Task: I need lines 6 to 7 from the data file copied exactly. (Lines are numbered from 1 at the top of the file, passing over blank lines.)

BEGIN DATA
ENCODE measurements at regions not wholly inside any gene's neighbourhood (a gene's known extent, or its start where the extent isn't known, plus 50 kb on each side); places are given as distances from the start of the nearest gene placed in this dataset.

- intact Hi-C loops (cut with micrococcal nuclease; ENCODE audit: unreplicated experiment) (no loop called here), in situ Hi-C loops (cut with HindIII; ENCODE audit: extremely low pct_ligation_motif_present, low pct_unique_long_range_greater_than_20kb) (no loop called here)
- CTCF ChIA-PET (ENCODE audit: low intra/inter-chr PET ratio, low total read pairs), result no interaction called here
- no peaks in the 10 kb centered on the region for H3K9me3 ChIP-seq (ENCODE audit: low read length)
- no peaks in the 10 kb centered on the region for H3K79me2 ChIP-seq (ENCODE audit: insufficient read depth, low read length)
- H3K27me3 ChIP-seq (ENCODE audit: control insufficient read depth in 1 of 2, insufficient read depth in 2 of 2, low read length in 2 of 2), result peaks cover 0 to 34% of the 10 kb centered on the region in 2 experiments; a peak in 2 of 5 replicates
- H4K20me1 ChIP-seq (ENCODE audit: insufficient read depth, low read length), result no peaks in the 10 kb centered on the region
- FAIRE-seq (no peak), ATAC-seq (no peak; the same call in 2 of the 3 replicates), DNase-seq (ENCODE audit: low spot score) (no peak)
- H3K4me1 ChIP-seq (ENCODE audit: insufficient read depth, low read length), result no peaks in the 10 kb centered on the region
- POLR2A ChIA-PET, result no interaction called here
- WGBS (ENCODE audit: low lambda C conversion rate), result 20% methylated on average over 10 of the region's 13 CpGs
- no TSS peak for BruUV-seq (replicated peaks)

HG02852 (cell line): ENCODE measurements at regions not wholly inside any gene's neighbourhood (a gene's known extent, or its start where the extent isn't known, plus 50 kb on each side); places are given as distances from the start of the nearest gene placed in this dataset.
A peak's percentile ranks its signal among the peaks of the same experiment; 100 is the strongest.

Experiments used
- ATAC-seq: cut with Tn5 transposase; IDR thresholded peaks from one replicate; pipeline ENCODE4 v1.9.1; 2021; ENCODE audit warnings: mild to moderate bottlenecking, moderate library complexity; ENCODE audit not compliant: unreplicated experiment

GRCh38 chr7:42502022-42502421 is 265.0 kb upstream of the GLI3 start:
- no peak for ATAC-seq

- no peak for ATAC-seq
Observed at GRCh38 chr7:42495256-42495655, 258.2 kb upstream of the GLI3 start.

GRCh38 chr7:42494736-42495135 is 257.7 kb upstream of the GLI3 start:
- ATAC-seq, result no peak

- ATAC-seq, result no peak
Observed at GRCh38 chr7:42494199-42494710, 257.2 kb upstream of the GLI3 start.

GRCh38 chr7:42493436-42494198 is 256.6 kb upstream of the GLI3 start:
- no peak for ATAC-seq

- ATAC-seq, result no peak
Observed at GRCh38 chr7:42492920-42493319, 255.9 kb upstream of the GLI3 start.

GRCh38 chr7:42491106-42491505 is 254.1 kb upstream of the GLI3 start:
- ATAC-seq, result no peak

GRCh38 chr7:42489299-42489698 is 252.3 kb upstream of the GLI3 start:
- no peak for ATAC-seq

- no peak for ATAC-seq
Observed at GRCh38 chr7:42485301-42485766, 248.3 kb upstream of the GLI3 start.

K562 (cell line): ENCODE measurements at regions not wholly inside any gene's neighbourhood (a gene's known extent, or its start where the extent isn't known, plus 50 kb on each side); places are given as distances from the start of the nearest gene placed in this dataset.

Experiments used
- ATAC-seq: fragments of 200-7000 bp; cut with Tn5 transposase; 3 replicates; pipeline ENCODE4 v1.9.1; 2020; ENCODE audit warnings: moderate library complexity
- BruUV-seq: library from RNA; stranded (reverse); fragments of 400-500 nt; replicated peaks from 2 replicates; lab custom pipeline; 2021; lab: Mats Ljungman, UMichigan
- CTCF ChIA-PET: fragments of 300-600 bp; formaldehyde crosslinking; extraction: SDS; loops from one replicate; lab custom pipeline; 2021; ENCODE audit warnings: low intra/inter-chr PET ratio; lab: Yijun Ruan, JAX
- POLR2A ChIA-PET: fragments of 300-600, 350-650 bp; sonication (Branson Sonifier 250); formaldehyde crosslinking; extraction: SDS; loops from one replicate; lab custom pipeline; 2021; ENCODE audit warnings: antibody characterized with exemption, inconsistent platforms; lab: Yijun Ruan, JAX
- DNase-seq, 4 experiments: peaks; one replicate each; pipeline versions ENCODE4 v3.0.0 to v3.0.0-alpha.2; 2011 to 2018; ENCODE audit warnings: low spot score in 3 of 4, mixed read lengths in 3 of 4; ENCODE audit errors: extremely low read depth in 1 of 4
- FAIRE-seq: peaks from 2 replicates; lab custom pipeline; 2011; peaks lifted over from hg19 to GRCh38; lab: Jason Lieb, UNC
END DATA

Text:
- H3K27me3 ChIP-seq (ENCODE audit: control insufficient read depth in 1 of 2, insufficient read depth in 2 of 2, low read length in 2 of 2), result peaks cover 0 to 34% of the 10 kb centered on the region in 2 experiments; a peak in 2 of 5 replicates
- H4K20me1 ChIP-seq (ENCODE audit: insufficient read depth, low read length), result no peaks in the 10 kb centered on the region